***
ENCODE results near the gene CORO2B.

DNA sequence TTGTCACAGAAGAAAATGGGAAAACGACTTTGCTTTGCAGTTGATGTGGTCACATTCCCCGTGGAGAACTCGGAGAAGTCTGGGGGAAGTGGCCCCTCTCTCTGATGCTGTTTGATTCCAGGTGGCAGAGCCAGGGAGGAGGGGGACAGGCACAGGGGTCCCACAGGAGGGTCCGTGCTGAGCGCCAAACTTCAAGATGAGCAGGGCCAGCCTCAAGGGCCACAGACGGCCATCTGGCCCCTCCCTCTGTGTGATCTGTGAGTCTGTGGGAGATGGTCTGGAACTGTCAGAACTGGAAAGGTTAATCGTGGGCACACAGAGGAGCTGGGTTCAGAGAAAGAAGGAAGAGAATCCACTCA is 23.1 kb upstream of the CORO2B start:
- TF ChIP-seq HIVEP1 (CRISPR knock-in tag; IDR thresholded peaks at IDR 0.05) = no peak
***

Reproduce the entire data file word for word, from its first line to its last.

ENCODE results near the gene CORO2B.

DNA sequence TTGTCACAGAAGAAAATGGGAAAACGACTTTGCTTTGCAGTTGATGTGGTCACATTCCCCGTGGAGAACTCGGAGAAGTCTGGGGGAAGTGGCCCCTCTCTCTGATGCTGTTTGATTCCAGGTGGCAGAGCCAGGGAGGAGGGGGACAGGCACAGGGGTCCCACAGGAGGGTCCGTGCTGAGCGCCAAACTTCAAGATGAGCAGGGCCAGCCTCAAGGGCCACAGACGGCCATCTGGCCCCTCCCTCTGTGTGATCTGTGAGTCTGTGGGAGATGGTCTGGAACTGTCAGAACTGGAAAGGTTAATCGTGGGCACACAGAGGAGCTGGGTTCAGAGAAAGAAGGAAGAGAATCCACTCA is 23.1 kb upstream of the CORO2B start:
- TF ChIP-seq HIVEP1 (CRISPR knock-in tag; IDR thresholded peaks at IDR 0.05) = no peak